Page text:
In case you organized any virtual event in this pandemic year, then you might recall the dread in your heart on seeing attendee count dropping in the middle of the session. And if you have been on the other side with device-in-hand attending virtual events, then you might definitely recall the ones that made you sleepy or pushed you to multitask.
Is it really that hard to design virtual events that make the participants want to stay focused till the end? Let us find out.
The greatest (and perhaps only) blessing this pandemic has given us is — opening up the world of remote working and making virtual events normal. Hefty conference fees and first-come-first-serve events are passé. You can choose to attend any number of learning events, workshops, and webinars remotely, right from the comfort of your couch. Even time zones are no longer a limitation and you can attend events from the opposite end of the world, without even putting on your shoes.
But, no matter how well-intentioned and topical virtual events are — they are way more difficult to design for effective audience engagement, compared to an offline event. In this new virtual world, options are plethora, quitting mid-session is easy, attention spans are limited and we are constantly surrounded by distractions.
Convening an effective virtual event is an art as well as science – and needs human centric thinking for design plus sharp management skills for execution.Tweet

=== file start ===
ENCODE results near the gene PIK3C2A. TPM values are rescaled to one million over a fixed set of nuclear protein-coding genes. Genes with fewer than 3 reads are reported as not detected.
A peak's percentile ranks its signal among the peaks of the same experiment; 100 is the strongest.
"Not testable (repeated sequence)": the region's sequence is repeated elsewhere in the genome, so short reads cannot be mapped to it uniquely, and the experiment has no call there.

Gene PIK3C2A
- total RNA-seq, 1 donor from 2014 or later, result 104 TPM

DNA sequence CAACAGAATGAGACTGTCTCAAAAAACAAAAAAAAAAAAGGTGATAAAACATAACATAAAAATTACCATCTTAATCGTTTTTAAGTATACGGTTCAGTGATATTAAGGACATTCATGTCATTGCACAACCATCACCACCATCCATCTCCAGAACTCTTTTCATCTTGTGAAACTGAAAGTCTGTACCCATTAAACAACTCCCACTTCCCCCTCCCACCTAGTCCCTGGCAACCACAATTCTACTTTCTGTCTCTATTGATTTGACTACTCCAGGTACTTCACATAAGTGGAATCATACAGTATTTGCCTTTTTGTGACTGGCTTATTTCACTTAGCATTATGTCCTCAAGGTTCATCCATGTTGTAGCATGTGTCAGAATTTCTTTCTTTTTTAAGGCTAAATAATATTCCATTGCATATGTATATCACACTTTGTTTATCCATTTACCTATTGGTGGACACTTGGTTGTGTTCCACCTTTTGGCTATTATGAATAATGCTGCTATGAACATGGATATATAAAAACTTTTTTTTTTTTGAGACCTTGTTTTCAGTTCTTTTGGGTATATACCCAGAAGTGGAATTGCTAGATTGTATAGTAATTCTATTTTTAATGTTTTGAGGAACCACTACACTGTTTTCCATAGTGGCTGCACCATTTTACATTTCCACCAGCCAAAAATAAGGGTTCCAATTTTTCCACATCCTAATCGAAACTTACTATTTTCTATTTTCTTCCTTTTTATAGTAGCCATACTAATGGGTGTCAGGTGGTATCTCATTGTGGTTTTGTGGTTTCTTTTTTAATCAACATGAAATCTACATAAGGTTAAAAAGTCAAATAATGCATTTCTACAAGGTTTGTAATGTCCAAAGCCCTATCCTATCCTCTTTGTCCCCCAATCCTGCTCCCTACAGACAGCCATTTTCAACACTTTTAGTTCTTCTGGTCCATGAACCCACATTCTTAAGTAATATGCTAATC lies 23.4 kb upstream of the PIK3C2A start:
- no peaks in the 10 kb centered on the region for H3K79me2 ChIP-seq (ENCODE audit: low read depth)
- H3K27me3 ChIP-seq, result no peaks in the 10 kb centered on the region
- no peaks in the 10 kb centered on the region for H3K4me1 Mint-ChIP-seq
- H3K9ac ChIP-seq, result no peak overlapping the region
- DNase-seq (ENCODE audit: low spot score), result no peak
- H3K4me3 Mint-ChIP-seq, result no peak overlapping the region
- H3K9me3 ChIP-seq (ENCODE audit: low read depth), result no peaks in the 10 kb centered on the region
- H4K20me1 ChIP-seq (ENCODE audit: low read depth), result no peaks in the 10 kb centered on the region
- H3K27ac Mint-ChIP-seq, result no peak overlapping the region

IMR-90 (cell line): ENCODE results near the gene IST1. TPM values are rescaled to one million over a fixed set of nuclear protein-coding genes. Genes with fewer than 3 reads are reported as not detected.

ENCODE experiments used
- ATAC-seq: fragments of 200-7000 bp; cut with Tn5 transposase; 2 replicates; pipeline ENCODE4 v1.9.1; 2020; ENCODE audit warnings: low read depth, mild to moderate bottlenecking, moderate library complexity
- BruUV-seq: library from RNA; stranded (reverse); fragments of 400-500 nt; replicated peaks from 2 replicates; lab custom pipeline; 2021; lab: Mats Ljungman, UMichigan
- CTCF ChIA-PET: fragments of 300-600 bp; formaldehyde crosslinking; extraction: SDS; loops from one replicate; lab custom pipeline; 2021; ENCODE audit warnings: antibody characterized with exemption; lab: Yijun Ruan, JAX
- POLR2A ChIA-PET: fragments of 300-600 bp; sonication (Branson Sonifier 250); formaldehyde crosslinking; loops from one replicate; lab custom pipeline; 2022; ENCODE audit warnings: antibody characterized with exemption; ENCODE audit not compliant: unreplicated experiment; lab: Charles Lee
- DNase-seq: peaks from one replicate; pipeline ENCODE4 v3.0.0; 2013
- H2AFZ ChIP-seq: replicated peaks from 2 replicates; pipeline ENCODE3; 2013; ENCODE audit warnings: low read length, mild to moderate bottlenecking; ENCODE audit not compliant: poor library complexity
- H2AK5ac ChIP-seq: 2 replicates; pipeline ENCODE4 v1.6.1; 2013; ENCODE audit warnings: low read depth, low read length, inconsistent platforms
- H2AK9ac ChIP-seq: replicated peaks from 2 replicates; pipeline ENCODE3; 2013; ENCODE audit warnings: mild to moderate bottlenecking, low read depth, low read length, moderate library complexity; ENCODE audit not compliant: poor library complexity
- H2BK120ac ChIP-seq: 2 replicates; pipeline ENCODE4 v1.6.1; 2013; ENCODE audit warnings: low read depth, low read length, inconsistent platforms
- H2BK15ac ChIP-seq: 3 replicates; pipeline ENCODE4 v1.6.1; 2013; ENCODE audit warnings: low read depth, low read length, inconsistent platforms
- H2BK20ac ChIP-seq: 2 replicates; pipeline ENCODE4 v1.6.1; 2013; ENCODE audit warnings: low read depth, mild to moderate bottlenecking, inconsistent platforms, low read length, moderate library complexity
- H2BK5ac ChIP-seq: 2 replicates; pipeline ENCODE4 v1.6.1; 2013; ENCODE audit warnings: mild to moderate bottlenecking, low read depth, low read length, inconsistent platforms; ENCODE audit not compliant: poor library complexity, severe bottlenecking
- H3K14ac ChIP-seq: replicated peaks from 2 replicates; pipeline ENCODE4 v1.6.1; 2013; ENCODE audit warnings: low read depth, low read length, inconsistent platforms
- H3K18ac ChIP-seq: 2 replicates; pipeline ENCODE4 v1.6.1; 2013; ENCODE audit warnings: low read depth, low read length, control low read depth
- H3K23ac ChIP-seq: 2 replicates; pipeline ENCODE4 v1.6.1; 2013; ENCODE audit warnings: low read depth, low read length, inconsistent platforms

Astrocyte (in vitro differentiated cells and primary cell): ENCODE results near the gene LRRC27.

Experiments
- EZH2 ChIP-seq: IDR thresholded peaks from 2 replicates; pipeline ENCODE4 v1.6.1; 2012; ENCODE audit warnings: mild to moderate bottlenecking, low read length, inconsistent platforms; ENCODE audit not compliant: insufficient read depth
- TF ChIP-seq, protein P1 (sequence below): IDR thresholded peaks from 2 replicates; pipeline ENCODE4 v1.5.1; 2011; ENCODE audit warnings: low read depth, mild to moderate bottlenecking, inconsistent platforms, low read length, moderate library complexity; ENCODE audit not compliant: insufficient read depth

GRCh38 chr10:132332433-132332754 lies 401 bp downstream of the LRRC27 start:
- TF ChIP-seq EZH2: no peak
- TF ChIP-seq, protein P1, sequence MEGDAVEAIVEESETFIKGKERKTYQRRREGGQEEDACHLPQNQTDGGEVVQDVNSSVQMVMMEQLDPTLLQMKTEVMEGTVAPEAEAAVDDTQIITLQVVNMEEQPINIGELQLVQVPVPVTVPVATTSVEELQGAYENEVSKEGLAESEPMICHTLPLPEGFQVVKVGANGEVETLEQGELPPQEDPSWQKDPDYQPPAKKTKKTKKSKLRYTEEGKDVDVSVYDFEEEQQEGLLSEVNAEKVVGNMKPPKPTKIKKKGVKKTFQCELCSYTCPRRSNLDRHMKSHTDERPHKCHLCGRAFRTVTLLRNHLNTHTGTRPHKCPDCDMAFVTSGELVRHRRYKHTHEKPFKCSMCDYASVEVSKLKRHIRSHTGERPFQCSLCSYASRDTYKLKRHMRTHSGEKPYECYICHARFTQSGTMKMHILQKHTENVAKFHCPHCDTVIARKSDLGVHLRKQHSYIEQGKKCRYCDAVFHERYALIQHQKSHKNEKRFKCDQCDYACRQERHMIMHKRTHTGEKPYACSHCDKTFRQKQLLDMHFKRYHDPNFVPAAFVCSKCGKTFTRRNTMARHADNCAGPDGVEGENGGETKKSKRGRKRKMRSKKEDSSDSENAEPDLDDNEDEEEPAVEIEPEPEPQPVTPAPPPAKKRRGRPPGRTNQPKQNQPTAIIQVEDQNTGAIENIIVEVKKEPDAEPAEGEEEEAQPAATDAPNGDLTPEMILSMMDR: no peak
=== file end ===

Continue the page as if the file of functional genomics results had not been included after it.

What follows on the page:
Making the Audience Stay Put and Focused
Throughout my 12 year career, a part of my work has involved attending and organizing a lot of convenings ( seminars, workshops, conferences, roundtables). Even during this pandemic year, I ended up facilitating a bunch of virtual sessions as well as attending 50+ virtual events.
And I mostly observed that after attending a badly executed event from any organization, in all likelihood, we end up not joining any of their subsequent ones. Hence, it is all the more critical for organizations to get (at least most of it!) right the first time.
So, here I am wearing my audience hat to share 5 ways for organizers to make sure that we — as participants — stay put and focused during virtual events.
Let the Audience Know What to Expect
In the case of workshops, this can be done by asking the participants to verbally share (or type in the chatbox) what they expect from the session. In the case of webinar-style events, we expect the facilitator to definitely outline the lay-of-the-land so that there is no mismatch of expectations for the audience.
Explicit agenda setting in virtual sessions can help set boundaries for the Speakers as well as contour expectations for the participants. I cannot stress how cheated we feel like participants, after investing half an hour and realizing that the session wasn’t a right fit (for instance, expecting an expert session and getting served an introductory 101).
Time Does Have Value
I definitely feel this is one of the most important, yet most overlooked aspects. In remote work settings, we generally have our calendars blocked for the day – whether for meetings, deep work, home time, or mindfulness breaks. And nothing is more off-putting than events that overextend beyond the promised duration.